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The S.C. Court of Appeals heard arguments Tuesday in a dispute between the Beaufort County School District and its insurance carriers over settlement payments to victims of a former Coosa Elementary School teacher convicted of child molestation.
Attorneys for both the school district and its insurance companies presented oral arguments to a three-judge panel, according to Frank Holleman, who is representing the school district. Holleman, an attorney at the Wyche Law Firm in Greenville, also is this year's Democratic candidate for state superintendent of education.
Tanya Gee, clerk of the state Court of Appeals, said judges typically issue opinions about four to six weeks after oral arguments. They are not, however, bound to a specific timeline.
The district sued United National Insurance and the S.C. School Boards Insurance Trust in June 2007, seeking to recover about $4.6 million the district paid to six victims of former music teacher Philip Underwood-Sheppard.
In June 2008, the Beaufort County Court of Common Pleas ruled both insurers must treat each of the victims' claims as separate events. That means the district would be entitled to more than $5.5 million in annual insurance coverage against sexual abuse and harassment claims.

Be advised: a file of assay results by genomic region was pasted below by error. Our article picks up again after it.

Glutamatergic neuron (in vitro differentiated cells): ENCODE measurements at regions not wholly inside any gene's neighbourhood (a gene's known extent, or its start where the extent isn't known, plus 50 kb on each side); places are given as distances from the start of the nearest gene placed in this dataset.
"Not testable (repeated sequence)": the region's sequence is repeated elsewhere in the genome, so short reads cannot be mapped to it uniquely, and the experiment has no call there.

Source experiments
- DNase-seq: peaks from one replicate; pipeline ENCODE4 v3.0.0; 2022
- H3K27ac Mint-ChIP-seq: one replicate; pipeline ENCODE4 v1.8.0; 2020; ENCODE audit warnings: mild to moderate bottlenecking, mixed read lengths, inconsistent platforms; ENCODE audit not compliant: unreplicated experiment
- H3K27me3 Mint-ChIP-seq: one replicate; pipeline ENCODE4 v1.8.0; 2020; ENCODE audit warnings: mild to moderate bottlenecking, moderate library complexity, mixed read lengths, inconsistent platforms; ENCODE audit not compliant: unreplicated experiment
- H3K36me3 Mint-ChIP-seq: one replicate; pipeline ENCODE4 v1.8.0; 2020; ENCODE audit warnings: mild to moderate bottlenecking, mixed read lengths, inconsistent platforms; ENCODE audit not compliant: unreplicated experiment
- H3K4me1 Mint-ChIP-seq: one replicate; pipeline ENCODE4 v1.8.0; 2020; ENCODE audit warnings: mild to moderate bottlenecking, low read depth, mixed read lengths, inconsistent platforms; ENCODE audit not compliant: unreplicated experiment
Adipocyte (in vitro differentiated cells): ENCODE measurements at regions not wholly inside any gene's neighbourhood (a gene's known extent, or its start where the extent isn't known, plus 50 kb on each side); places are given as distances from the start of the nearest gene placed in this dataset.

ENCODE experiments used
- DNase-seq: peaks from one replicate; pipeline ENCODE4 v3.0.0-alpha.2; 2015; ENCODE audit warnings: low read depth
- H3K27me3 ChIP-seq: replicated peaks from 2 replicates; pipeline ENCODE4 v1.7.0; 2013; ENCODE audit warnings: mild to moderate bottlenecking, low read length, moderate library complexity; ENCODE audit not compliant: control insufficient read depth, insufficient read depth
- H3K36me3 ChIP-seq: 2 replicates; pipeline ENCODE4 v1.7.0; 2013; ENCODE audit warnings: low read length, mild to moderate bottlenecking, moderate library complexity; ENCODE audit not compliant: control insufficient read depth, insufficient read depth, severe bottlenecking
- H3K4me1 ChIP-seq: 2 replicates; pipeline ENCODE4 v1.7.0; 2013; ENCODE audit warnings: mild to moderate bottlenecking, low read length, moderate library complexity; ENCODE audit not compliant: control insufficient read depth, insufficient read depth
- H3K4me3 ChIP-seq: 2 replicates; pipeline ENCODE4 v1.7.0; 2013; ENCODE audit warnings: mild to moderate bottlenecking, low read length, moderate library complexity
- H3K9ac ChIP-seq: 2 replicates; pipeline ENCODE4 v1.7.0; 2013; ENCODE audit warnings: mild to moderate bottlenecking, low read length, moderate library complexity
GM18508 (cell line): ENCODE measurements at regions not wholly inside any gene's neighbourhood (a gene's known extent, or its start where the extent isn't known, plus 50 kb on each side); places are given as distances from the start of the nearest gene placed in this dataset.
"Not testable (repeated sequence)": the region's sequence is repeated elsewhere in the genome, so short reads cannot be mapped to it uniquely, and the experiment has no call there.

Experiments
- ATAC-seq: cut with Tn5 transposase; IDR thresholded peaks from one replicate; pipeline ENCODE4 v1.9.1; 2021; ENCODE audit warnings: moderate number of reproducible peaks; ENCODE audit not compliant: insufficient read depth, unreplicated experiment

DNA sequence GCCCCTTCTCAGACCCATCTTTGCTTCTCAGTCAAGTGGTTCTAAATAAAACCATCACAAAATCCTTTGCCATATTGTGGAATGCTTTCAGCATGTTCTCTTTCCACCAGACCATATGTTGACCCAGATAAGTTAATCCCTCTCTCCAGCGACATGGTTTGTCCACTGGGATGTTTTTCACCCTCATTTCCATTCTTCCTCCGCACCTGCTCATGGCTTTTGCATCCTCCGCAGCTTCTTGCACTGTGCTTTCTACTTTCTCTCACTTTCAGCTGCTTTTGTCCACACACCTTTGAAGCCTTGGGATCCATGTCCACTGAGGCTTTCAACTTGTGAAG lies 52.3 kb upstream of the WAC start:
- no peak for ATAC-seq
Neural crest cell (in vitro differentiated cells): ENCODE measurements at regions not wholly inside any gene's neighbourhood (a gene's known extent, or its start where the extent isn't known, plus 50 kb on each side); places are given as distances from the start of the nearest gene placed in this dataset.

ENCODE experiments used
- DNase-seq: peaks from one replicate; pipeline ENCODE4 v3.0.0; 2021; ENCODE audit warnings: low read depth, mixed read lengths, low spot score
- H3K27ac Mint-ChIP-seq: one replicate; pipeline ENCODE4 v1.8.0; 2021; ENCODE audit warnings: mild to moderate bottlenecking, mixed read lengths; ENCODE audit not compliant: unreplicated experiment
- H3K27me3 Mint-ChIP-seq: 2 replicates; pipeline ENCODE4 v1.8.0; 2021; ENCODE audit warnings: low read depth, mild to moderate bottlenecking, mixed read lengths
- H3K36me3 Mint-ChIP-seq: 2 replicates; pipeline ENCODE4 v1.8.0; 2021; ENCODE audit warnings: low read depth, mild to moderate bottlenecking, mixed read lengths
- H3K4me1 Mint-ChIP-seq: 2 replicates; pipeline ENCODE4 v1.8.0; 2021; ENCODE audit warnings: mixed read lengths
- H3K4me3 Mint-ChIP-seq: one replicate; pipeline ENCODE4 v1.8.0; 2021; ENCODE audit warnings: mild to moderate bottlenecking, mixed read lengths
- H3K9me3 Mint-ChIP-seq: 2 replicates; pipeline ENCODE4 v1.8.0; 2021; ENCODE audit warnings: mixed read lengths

The district's insurers appealed the trial court's decision, saying all cases of sexual misconduct by Underwood-Sheppard should be handled as a single claim. That means the district would be entitled to far less money because its insurance coverage per claim is capped.
The lawsuit likely is far from over.
The decision issued by the Court of Appeals could be appealed, either by asking the full Appeals Court or the S.C. Supreme Court to hear the case, Holleman said.
Even if both parties accept the ruling, the trial court still would need to determine how much of its insurance coverage the district is eligible to receive in this case.
Underwood-Sheppard pleaded guilty to molesting at least nine students and was sentenced in 2003 to 25 years in prison.
To pay the $4.6 million settlement for six victims, Beaufort County Council in 2007 passed a small tax increase in school operations taxes, paired with an equivalent offset in school debt taxes.
A seventh case was handled entirely by the insurance companies. The district later settled for $500,000 with an eighth victim who came forward after the initial settlement. A ninth victim died.